(My goldwing (1995 GL1500) has a California sidecar attached).
I have a disability, missing my right leg (above the knee). Which means pressing the brake pedal is not a thing I can do.
I ride two wheelers, and use just the front brakes, but with dual disk up front (and weighing like 700 pounds less) that has always been enough.
Currently the right hand brake is plumbed to the right front caliper and
the disc brake on the California sidecar. It is inadequate to stop that monster machine ( 1200-ish pounds before passengers, dog and camping gear). I find that if I apply the front brake And
downshift like a madman
, engine braking helps ... a lot. But this is not a winning long term strategy. Downshifting quickly is difficult and risky in a panic stop situation. The rear tire is a car tire. So if I downshift hard/fast enough I can actual lock up the rear tire. Yup we slow down quickly, but this is asking to break something. Something expensive
So: Options ...
Activate the brake pedal master cylinder with left foot.
I am not a master fabricator. Most of my **** works for a while, but out in the wild, under harsh conditions ... not so much ...
Fabricating a foot pedal on the left side to activate the rear brake caliper, that can withstand the abuse of stopping and especially in a panic stop ... my **** would probably break
(A man has got to know his limitations (Dirty Harry )). So before I pay sparky $75 / hour to fabricate me a pedal ...
This I could do:
If I plumb the right hand brake lever to activate both front wheel calipers will that be better? (No anti lock brakes on this old girl) It is a sidecar, so if I lock up the front wheel, it is not a fatal event ... just a flat spot on the tire. My cunning plan is to swap the sidecar brake and the left front caliper master cylinder sources. So hand brake activates both front calipers, and the foot brake activates both the rear tire and the sidecar brake. If ever I manage to create a pedal with which I can activate the rear master cylinder, I will gain the stopping power of those two other tires, but in the meanwhile, I get the full stopping power of the front tire.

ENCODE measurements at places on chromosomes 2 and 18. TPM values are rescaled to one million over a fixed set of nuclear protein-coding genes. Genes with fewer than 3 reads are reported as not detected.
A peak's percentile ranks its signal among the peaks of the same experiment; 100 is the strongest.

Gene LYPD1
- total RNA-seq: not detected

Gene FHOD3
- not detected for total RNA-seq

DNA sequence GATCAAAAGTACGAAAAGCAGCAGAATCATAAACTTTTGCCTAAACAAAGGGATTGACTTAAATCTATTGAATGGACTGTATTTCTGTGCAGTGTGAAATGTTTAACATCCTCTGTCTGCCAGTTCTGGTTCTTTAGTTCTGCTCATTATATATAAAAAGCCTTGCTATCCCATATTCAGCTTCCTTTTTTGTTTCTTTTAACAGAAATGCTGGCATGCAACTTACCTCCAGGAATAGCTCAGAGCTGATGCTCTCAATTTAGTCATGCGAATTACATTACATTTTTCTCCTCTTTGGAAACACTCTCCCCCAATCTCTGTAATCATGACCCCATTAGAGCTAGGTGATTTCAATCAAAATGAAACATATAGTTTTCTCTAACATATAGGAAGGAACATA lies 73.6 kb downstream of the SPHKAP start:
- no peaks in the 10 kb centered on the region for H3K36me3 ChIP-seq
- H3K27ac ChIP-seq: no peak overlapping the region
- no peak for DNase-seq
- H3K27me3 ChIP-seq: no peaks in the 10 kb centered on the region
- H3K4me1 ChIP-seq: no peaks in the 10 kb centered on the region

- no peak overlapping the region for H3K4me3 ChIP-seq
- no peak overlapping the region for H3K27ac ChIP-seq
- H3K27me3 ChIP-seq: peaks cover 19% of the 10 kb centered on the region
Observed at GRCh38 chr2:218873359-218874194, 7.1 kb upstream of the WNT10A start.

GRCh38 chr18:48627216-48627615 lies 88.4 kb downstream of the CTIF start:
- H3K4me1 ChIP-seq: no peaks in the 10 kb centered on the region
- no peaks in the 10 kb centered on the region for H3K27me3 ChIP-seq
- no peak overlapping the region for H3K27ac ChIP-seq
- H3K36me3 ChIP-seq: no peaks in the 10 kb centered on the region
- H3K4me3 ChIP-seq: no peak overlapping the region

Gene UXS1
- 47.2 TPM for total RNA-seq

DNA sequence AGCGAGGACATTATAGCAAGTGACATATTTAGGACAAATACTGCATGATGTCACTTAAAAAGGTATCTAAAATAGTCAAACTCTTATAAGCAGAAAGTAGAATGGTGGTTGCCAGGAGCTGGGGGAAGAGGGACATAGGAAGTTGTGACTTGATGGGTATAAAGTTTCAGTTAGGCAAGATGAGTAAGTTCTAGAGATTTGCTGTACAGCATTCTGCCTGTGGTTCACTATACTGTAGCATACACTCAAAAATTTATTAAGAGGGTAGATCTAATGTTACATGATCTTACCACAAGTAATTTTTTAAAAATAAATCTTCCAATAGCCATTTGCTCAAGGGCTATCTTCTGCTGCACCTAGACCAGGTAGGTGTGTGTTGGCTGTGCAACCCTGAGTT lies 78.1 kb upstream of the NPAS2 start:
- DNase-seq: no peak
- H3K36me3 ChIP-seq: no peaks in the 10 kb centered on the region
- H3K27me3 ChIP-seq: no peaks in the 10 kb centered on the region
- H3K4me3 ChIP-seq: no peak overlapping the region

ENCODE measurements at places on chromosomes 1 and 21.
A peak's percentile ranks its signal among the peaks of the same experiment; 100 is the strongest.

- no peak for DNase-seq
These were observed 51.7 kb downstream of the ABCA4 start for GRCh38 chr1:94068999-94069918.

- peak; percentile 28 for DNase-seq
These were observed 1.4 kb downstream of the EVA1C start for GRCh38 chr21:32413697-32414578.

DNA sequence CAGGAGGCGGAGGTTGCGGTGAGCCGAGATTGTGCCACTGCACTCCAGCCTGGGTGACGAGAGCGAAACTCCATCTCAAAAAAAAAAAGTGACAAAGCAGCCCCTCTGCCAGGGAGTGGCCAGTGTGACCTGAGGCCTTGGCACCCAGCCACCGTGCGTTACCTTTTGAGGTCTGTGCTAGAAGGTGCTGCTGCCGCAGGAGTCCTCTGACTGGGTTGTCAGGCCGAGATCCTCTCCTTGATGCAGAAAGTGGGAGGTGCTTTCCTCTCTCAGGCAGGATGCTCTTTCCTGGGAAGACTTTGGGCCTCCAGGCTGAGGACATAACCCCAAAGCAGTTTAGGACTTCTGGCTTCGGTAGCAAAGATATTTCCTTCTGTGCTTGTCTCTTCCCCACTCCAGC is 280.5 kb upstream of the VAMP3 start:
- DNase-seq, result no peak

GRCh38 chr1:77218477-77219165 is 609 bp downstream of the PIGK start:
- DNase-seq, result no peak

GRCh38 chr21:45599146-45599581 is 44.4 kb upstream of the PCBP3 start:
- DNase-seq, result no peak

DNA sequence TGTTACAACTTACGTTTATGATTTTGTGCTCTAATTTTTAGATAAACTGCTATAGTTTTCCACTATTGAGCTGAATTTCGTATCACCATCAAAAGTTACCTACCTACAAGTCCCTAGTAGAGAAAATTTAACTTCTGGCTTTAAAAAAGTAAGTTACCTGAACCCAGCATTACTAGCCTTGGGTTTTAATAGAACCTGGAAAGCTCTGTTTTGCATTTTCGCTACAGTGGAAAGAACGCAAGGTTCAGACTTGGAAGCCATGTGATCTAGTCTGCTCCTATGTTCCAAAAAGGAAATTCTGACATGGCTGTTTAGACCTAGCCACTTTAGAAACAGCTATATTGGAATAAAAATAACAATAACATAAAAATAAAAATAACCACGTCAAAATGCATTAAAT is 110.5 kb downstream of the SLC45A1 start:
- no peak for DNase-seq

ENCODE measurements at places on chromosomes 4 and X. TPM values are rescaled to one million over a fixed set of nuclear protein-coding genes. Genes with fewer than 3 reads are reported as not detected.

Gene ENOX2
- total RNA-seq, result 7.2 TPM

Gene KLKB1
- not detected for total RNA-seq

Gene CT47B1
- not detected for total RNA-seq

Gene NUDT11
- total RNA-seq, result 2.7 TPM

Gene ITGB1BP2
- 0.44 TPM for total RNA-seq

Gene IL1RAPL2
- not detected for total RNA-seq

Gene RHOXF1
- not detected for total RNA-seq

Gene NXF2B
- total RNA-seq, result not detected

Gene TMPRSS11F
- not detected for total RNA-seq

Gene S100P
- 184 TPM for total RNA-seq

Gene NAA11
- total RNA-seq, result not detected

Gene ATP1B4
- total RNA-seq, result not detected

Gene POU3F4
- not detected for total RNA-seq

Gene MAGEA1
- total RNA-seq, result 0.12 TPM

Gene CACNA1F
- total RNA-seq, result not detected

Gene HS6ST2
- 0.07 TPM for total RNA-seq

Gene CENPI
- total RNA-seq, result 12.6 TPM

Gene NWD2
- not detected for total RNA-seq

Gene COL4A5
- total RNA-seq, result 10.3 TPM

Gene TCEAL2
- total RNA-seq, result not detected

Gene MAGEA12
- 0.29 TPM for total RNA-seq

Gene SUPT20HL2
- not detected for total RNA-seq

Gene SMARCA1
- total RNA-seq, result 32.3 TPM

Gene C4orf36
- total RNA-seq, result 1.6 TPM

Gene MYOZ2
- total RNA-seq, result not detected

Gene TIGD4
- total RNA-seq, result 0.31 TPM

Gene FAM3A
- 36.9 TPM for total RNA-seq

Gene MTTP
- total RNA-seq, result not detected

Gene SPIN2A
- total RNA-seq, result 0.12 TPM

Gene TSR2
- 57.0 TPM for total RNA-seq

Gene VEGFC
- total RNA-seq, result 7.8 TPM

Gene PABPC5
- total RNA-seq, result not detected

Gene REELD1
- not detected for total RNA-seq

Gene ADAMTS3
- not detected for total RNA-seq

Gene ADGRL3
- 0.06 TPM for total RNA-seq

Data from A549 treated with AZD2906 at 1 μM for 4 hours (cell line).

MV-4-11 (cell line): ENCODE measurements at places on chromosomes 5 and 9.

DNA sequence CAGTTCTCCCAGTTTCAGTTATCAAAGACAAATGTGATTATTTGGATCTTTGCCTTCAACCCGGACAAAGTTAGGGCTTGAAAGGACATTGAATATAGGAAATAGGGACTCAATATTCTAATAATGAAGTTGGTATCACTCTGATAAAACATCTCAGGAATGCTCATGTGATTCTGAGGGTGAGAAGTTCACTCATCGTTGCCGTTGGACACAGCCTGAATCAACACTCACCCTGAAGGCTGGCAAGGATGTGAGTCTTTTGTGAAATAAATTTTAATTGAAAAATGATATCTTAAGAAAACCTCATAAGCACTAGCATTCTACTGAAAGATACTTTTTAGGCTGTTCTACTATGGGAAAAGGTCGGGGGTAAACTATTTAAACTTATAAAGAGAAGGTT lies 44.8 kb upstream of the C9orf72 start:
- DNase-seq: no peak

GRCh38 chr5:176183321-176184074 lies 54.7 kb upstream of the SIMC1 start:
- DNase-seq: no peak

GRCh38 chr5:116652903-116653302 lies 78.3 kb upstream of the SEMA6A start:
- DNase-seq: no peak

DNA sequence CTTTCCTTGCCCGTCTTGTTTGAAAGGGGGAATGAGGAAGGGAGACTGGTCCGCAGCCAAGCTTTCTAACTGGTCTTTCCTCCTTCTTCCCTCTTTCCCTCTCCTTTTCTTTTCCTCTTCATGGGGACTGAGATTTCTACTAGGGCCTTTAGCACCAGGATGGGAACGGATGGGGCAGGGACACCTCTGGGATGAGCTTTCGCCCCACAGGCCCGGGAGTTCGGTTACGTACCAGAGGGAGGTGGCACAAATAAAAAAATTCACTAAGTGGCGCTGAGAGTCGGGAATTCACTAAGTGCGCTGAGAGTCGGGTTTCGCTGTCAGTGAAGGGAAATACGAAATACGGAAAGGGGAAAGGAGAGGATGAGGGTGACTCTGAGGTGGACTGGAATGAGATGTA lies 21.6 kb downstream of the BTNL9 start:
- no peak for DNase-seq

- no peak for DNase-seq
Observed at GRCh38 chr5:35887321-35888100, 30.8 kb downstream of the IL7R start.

I know the bike (Sidecar) will tend to want to veer left on braking. This can be compensated with brute force input by the pilot into the handlebars. I have the upper body strength to manage that. I have had other sidecars with no sidecar brake, so previous experience is my proof for that premise ...
Finally we get to the question:
Is the front brake Master cylinder up to the task ? Or will I have to pump the brake ? ( Pumping the front brake seems like the wrong approach, especially in a panic situation ) I understand pressure is equal regardless of the size of master cylinder size.
The question is 'Will Stock Master cylinder to move enough fluid to drive two calipers (slave cylinders) with one squeeze ?
Or do I need to move to a larger master cylinder that is made to move enough fluid to drive two slave cylinders ?
I love my Goldwing, with a sidecar and I want to be safe. I would be grateful for any thoughts /comments / suggestions ?